U.S. central bankers will trim interest rates by a quarter percentage point next week, and again in December, before leaving the target range for their benchmark rate at 1.5%-1.75% for an extended period, according to economists surveyed by Bloomberg.

“The Fed does not want to underwrite the ongoing trade war, but has no choice but to try to buffer the economy from the deleterious impact of rising trade uncertainty and tariffs,” Kathleen Bostjancic, an economist at Oxford Economics in New York, wrote in comments accompanying her responses.

In the Sept. 9-11 poll of 35 economists, respondents lowered their projections for the path of U.S. rates compared to a similar survey in July. However, they firmly rejected the idea the Federal Reserve had begun a series of moves that will prove more prolonged than the “mid-cycle adjustment” that Chairman Jerome Powell predicted in July, when the Federal Open Market Committee cut for the first time in more than a decade.

Investors also expect the FOMC will cut again when officials gather in Washington Sept. 17-18. Powell and others have continued to speak about mounting risks to the economy posed by the U.S.’s international trade disputes and slowing global growth, as well as persistently below-target domestic inflation. At the same time, Powell has said he doesn’t expect the U.S. or the world economy will stumble into a recession.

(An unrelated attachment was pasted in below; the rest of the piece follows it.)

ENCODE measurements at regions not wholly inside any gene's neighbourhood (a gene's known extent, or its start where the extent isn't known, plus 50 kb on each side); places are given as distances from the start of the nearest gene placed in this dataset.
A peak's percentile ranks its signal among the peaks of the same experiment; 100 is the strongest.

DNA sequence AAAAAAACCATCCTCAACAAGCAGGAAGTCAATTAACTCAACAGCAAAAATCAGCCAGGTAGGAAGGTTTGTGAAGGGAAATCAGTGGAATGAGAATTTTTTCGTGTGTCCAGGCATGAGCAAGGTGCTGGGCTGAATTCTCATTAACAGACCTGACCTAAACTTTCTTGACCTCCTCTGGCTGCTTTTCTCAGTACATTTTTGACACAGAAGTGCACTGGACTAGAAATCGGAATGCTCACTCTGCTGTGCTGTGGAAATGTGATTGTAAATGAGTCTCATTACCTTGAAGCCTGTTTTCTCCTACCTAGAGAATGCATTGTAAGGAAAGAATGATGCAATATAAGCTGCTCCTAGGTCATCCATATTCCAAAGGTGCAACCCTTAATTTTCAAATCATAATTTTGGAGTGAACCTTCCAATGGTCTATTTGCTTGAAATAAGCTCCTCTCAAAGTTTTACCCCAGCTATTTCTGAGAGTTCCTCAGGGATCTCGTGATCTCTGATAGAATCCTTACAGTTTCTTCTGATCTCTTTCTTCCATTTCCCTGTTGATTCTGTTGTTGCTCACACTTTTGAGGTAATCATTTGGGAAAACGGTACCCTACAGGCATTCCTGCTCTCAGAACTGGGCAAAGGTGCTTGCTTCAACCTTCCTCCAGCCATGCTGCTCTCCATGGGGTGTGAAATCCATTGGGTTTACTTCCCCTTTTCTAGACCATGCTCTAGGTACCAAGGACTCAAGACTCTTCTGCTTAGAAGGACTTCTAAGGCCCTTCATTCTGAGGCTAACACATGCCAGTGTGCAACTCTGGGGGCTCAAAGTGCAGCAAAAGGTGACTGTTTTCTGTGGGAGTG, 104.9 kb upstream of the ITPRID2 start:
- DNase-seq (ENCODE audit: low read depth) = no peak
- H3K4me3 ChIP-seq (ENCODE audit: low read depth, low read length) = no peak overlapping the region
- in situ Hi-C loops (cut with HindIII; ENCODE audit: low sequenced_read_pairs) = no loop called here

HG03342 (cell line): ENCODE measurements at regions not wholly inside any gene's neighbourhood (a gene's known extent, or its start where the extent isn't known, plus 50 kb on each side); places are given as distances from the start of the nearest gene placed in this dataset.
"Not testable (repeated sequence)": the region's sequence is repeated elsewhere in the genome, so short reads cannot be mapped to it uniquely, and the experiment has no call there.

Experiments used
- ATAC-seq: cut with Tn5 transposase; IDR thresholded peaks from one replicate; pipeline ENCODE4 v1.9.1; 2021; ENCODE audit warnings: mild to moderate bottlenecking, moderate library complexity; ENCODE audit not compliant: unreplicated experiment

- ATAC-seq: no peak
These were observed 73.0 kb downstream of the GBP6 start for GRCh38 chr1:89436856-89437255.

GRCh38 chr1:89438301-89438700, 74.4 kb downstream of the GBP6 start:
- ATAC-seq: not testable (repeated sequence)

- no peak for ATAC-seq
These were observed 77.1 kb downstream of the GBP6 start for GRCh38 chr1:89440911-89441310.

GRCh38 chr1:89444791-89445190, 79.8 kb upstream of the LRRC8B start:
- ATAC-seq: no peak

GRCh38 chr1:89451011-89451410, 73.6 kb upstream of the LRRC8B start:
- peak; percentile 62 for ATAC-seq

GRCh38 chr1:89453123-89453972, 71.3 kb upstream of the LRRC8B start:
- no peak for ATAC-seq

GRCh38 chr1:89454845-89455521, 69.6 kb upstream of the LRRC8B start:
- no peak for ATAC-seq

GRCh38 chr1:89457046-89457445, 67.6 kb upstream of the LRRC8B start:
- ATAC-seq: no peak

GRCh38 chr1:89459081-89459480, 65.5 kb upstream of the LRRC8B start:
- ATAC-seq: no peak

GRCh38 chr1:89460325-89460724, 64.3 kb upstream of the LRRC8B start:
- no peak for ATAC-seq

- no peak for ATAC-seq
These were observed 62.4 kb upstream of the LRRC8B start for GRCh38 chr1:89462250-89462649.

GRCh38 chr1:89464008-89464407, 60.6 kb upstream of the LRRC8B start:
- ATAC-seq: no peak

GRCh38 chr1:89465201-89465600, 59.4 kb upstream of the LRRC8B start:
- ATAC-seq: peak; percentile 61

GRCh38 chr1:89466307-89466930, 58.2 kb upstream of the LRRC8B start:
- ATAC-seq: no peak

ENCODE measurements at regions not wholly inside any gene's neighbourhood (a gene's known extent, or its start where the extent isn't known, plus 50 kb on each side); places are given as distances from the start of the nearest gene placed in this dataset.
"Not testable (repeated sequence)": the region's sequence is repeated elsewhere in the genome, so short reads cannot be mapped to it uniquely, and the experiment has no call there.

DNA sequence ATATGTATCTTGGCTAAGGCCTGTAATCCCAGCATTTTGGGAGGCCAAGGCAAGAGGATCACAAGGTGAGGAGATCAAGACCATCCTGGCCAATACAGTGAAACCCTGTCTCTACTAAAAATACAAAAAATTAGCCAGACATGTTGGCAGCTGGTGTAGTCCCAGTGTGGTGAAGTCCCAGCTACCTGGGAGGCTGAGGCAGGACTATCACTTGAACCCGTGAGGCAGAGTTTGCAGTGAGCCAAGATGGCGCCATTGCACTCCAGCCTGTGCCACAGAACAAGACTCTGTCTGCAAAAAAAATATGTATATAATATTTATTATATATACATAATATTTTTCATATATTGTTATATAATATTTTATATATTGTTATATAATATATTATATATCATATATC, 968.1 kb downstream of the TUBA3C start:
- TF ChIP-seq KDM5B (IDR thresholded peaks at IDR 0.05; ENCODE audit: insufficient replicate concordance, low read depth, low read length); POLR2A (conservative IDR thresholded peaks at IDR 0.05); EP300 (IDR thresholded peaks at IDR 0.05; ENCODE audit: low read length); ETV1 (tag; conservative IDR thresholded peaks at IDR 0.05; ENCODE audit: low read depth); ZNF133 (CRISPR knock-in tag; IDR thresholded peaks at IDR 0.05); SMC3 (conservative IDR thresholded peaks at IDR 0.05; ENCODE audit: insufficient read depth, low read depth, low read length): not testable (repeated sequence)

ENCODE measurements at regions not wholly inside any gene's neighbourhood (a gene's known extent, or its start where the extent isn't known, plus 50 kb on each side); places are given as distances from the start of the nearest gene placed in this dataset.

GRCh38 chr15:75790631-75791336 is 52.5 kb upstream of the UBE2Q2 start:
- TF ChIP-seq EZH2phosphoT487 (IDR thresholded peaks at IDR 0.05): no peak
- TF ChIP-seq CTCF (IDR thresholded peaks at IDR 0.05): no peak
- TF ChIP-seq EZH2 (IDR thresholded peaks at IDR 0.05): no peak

The survey results aligned with those views. Asked about the balance of risks to growth and inflation, 88% of respondents said they were tilted to the downside. That compares starkly with a year ago when just 16% of economists held that view.

Respondents also identified international trade disputes as the greatest threat to U.S. economic growth through the end of next year, followed by weaker global demand. Still, only two respondents predicted the cuts underway would eventually bring rates to zero. Just one predicted the Fed would drop nominal rates below zero.

Fed officials received poor-to-middling marks from economists on how well they have communicated monetary-policy strategy over the past year. Grading Powell, more economists selected “needs improvement” than any other response. Marks were slightly higher for the FOMC as a group, with “good” gathering the most responses.

“The format of the press conferences is fine, but the messaging has been inconsistent,” said Stephen Stanley, chief economist at Amherst Pierpont Securities, who, after Powell’s July press conference, called that performance a “disaster.”

“Admittedly, this is a difficult period for setting Fed policy, but, overall, the messaging just needs to be crisper,” he said.

Asked how Powell could improve the FOMC press conference and the presentation of supporting data, more than any other option, respondents chose “do more to communicate confidence levels behind baseline forecasts.”

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